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IPv4 addresses 32 bit binary addresses (divided into 4 octets) used by the Internet Protocol (OSI Layer 3) for delivering packet to a device located in same or remote network. MAC address (Hardware address) is a globally unique address which represents the network card and cannot be changed. IPv4 address refers to a logical address, which is a configurable address used to identify which network this host belongs to and also a network specific host number. In other words, an IPv4 address consists of two parts; a network part and a host part.

IPv4 addresses are stored internally as binary numbers but they are represented in decimal numbers because of simplicity.

An example of IPv4 address is 192.168.10.100, which is actually 11000000.10101000.00001010.01100100.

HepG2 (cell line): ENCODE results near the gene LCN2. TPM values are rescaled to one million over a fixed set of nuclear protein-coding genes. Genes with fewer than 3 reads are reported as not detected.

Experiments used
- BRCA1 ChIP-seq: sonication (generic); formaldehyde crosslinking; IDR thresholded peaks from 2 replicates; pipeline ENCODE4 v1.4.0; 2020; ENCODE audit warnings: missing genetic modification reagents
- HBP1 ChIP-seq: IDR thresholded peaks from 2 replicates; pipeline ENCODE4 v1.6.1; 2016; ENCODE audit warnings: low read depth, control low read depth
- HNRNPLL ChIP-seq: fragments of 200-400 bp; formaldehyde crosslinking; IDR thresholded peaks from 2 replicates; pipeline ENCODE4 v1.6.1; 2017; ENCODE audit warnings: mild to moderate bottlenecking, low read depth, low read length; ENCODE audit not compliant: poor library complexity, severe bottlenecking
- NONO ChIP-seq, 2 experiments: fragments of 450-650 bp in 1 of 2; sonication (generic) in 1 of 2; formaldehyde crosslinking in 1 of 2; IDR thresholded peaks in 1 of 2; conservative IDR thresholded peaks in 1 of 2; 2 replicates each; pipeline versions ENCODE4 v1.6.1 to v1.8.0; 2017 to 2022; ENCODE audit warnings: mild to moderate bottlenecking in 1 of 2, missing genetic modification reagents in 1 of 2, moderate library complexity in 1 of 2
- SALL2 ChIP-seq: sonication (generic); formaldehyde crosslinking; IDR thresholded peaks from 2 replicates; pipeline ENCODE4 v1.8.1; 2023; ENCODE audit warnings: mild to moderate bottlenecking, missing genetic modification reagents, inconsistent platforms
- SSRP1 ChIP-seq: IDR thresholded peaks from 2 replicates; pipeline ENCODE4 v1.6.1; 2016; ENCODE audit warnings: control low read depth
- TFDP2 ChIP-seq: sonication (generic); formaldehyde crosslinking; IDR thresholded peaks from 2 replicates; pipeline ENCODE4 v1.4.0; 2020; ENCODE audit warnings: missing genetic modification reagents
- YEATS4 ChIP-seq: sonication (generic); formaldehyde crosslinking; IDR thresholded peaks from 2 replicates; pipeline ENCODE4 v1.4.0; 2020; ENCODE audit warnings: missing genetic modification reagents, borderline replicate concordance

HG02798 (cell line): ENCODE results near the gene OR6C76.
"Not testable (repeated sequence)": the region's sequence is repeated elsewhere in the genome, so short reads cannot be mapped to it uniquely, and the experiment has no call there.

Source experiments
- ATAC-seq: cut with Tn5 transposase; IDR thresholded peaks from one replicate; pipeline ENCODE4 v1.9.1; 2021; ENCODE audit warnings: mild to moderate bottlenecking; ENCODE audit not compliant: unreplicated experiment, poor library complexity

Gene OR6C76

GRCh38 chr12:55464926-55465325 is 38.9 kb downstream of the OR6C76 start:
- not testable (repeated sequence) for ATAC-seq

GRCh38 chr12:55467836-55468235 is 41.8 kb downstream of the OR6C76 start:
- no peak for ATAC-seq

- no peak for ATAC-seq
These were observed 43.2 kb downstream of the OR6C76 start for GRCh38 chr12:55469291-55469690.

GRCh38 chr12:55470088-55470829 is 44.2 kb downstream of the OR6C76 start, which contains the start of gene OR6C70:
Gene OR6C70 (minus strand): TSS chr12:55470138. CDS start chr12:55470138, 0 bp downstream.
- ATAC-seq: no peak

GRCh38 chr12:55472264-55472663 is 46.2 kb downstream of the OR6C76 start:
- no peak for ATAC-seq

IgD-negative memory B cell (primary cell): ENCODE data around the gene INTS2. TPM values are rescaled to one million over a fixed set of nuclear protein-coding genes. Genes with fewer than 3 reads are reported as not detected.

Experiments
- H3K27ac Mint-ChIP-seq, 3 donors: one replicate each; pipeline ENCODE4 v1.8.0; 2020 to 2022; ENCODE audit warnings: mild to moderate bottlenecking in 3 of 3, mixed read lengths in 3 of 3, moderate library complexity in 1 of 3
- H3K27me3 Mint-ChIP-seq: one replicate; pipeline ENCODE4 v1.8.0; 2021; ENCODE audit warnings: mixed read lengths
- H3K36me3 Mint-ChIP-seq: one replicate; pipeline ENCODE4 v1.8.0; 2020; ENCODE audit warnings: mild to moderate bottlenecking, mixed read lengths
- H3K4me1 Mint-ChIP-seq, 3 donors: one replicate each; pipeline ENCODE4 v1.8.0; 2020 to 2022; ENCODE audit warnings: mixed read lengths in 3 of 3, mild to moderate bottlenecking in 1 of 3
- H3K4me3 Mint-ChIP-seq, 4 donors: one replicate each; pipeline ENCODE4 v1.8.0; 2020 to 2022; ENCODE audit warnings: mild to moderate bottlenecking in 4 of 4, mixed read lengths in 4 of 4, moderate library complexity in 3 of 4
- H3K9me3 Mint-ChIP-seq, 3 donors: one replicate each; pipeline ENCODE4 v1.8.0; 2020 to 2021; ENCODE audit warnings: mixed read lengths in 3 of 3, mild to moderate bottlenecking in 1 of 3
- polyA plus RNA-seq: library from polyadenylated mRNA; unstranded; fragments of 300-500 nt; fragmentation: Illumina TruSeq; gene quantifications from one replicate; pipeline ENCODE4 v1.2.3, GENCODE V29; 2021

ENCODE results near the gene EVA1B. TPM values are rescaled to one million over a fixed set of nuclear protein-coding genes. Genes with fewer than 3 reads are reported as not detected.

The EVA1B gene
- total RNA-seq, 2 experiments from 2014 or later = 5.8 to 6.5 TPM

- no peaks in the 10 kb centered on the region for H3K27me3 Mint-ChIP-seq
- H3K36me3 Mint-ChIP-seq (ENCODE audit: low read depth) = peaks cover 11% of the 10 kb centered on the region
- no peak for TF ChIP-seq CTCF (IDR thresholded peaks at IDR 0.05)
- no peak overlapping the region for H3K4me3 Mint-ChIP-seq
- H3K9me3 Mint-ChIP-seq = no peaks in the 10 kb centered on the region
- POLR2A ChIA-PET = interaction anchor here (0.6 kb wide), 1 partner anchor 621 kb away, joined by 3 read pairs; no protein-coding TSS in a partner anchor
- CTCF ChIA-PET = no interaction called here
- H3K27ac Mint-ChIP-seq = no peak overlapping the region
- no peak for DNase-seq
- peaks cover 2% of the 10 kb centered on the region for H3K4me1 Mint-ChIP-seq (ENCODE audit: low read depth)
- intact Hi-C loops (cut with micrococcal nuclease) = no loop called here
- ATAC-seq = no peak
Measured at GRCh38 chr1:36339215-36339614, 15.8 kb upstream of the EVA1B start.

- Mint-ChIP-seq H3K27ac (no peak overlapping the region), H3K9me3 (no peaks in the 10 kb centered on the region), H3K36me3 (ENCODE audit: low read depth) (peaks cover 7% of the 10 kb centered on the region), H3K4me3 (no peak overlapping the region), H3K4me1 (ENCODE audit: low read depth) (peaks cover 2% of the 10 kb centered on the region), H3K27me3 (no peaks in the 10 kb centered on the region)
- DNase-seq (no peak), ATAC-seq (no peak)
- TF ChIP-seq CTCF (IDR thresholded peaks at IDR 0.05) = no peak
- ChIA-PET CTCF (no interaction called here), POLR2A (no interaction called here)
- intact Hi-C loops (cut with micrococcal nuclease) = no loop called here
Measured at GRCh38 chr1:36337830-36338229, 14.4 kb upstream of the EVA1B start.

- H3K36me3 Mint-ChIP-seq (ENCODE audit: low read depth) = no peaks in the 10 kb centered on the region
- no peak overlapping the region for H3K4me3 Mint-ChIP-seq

We can use the following equation for find the number of usable IPv4 addresses in a network (We have to use two IPv4 addresses in each network to represent the network id and the broadcat id.)

Number of usable IPv4 addresses = (2n)-2. Where "n" is the number of bits in host part.

"Class A" IPv4 addresses are for very large networks. The left most bit of the left most octet of a "Class A" network is reserved as "0". The first octet of a "Class A" IPv4 address is used to identify the Network and the three remaining octets are used to identify the host in that particular network (Network.Host.Host.Host).

The 32 bits of a "Class A" IPv4 address can be represented as 0xxxxxxx.xxxxxxxx.xxxxxxxx.xxxxxxxx.

The minimum possible value for the leftmost octet in binaries is 00000000 (decimal equivalent is 0) and the maximum possible value for the leftmost octet is 01111111 (decimal equivalent is 127). Therefore for a "Class A" IPv4 address, leftmost octet must have a value between 0-127 (0.X.X.X to 127.X.X.X).